Helton is here to prove that he can return to his old form.


Let’s hope that he can carry the Rockies to the playoffs again. This time, though, please, don’t put all the weight on your new back.


This article is also featured on Bleacher Report.

Colorado Rockies Remain Aggressive on Bases

Colorado Rockies remain agressive

They’re not a team made up of speed, but they’re showing aggressiveness.


“What you don’t want to see is to have this type of program in spring training and then drop back to Plan B in the regular season,” manger Clint Hurdle said. “We can’t afford to do that. We’ve got to stay aggressive and look to pick up 90 feet whenever we can, with whoever is on base.”


In 2008, speedy Willy Taveras led the major leagues with 68 stolen bases. It stands as quite an accomplishment, especially considering he posted just a .308 on-base percentage as a leadoff hitter.


His offensive struggles kept him from a spot with Colorado in 2009.


Hurdle made it an immediate emphasis this spring to be more aggressive and steal more bases.


As of Sunday, four Rockies rank among the MLB’s top 50 this spring in stolen bases. The team as a whole ranks second in the MLB with 36 bags, behind only the young Rays with 38.


This doesn’t mean that they are the quickest team out there. The Rockies have been caught stealing 18 times, which is tied for first.


What it does mean is that they are being aggressive and attempting to steal more bags than any other team.


Despite ranking among the top teams in 2008 with 141 stolen bases, the Rockies were not a team full of speed. The team’s top two players based on stolen bases are no longer with the team (Taveras and Matt Holliday). Out of the rest of the team, only four players successfully stole more than two bases–Clint Barmes with 13, Scott Podsednik with 12, Ryan Spilborghs with seven, and Jeff Baker with four.


The Rockies had one player with speed, but not an entire team that could catch an opposing pitcher off guard.


Speed can be an essential element to the game.


In 2007, Taveras and Kaz Matsui led the charge for Colorado with a strong 1-2 punch. With the two players at the top of the lineup, it became a key component to scoring early runs.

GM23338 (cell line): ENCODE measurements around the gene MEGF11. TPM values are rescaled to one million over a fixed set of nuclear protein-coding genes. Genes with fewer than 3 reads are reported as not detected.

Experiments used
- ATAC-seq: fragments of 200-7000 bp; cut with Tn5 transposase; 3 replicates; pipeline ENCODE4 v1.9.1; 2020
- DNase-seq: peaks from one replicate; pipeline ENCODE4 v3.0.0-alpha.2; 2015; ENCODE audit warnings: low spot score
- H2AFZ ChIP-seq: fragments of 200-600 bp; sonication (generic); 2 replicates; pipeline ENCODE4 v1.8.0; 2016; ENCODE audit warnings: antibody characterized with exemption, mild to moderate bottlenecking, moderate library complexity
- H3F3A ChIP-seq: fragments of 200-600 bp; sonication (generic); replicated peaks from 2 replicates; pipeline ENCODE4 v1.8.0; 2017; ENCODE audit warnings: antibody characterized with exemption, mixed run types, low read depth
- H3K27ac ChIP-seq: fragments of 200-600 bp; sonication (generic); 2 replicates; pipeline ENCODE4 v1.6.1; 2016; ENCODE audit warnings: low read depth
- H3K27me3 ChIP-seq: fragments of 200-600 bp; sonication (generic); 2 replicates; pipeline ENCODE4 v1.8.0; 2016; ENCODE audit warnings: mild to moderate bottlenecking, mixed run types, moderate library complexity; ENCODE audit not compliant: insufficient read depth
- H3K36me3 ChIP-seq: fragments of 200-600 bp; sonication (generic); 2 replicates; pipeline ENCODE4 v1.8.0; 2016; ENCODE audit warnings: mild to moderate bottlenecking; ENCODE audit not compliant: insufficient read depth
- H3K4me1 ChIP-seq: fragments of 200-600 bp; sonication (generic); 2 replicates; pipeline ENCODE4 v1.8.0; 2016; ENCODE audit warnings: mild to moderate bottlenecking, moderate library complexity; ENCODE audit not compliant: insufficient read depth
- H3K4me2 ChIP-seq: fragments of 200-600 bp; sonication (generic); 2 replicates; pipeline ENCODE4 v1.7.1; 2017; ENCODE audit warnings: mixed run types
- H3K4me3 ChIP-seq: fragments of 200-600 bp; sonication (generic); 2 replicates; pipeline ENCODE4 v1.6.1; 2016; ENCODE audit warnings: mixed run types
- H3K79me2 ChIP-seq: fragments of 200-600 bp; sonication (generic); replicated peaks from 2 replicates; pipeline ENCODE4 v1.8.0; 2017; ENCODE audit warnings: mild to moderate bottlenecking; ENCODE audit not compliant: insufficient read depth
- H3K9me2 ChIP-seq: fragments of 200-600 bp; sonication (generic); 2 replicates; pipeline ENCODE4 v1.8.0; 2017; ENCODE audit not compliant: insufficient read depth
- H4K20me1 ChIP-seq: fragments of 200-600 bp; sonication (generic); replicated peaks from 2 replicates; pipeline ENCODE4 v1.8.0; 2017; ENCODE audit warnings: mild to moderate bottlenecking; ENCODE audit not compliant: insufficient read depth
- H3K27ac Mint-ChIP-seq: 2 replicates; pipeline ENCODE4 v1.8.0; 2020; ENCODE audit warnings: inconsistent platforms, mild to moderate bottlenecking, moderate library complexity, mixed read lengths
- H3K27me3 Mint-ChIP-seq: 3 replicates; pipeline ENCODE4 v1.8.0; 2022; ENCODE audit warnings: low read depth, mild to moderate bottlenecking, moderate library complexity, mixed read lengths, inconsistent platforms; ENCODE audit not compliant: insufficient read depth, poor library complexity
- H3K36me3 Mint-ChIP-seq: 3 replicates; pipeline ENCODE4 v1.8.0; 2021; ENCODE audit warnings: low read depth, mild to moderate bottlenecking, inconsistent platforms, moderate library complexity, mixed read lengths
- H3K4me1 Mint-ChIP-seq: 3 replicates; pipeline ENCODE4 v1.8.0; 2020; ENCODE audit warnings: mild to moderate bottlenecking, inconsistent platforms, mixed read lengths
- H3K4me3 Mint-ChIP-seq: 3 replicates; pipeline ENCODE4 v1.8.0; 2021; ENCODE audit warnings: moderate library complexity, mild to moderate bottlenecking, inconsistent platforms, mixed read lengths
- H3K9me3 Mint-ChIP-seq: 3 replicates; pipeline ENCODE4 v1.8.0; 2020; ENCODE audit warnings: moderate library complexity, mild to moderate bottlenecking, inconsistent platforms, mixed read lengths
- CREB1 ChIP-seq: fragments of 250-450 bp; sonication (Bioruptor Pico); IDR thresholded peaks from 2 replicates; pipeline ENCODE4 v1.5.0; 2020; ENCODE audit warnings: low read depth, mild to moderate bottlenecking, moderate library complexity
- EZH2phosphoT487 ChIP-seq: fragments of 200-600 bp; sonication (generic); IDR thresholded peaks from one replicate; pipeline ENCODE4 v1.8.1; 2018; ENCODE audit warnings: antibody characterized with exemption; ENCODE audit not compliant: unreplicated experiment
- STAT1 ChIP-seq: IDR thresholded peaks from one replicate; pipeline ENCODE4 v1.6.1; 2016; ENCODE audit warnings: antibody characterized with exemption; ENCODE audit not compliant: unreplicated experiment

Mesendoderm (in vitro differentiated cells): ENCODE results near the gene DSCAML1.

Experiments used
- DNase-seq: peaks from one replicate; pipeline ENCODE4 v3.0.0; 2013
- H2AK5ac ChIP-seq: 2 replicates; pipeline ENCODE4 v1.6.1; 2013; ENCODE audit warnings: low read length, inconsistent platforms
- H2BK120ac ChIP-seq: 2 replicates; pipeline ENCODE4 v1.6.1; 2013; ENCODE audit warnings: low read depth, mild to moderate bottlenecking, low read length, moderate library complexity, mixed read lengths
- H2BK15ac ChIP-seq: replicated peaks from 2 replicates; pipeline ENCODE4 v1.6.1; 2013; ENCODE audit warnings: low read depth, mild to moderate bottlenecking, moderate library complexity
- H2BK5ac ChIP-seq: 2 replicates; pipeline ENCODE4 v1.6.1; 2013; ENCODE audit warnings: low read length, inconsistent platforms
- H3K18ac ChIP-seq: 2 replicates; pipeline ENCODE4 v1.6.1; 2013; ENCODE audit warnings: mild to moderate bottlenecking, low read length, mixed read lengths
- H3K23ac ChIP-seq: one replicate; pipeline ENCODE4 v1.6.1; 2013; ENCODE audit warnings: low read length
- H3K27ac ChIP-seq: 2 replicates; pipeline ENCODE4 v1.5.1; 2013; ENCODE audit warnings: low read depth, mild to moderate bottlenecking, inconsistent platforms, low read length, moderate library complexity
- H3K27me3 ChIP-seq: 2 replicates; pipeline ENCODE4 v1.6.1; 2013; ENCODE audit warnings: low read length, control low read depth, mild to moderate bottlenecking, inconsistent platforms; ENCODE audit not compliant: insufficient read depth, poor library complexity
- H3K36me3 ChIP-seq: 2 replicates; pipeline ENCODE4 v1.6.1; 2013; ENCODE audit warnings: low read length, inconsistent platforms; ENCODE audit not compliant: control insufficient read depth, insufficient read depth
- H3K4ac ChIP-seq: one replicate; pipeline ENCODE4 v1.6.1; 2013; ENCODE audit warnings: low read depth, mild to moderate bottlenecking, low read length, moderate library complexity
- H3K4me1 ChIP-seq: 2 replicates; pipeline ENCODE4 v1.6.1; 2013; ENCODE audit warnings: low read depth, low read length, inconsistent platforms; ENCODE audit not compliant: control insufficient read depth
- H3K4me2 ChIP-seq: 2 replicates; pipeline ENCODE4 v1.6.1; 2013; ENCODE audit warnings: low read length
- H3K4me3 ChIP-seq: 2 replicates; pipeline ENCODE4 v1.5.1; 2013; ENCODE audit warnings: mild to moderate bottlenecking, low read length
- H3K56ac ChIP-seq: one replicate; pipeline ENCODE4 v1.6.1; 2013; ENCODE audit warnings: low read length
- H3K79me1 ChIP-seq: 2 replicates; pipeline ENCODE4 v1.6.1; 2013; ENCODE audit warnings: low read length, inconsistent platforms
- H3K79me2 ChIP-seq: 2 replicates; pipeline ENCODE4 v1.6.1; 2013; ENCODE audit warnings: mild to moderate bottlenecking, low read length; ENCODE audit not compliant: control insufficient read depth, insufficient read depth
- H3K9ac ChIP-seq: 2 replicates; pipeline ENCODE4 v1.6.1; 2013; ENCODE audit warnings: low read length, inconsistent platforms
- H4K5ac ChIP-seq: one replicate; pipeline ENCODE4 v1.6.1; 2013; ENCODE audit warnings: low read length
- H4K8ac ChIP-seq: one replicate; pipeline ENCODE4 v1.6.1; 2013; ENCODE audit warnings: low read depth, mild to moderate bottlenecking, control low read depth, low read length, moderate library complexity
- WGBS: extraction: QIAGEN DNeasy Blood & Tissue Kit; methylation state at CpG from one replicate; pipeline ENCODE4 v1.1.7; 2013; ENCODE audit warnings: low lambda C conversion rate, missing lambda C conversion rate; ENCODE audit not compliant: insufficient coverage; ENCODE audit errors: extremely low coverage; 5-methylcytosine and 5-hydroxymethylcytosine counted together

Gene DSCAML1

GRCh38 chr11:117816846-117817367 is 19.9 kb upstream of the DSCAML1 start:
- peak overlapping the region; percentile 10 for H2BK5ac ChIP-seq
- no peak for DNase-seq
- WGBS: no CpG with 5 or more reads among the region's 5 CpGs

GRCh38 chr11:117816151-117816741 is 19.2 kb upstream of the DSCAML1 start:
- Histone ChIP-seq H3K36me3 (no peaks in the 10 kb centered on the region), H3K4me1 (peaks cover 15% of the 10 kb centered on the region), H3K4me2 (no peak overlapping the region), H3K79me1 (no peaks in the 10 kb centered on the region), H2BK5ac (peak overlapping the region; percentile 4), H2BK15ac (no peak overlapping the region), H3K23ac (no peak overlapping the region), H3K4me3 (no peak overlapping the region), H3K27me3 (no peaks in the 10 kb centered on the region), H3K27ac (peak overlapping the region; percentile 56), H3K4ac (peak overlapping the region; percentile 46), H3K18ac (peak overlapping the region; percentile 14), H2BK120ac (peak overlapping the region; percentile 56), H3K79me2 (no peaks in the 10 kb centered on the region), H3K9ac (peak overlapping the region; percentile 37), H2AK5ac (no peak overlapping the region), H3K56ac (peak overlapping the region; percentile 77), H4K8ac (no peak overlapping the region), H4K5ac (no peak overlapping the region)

There were multiple games where Taveras would get on base to start the game, steal second and then either score on a Matsui base hit, or move over to third on a groundout. This would bring the heart of the order to the plate with just one out and a runner 90 feet away from scoring.


Other times, the top of the order was even successfully able to steal both second and third base during the same at-bat, allowing the runner to score on a base hit or sacrifice fly and giving the Rockies the lead two batters into the game.


Team speed was something that the Rockies missed last season, and in result, their offense never got going.


Let me reemphasize that 2009’s team is still not a team made up of speed.


No player on the current team has stolen more than 15 bases in a single season and the team leader for most career stolen bases is Todd Helton, who has a modest 36 in 12 seasons.


What this team is, however, is a team that’s willing to take that extra step while leading off in order to get a good jump off of a pitch or maybe two bases on a base hit.


If the Rockies keep up their spring pace, they will successfully steal 216 bases in 2009. That stat would rank first among any team this decade.


I think Hurdle is on track with being aggressive on the bases. There might be times where it hurts the team, but I think that in the end, it will pay off.


Hall of Famer Joe Morgan once said, “Whether you steal or not, you’re changing the rhythm of the game. If the pitcher is concerned about you, he isn’t concentrating enough on the batter.”


This article is also featured on Bleacher Report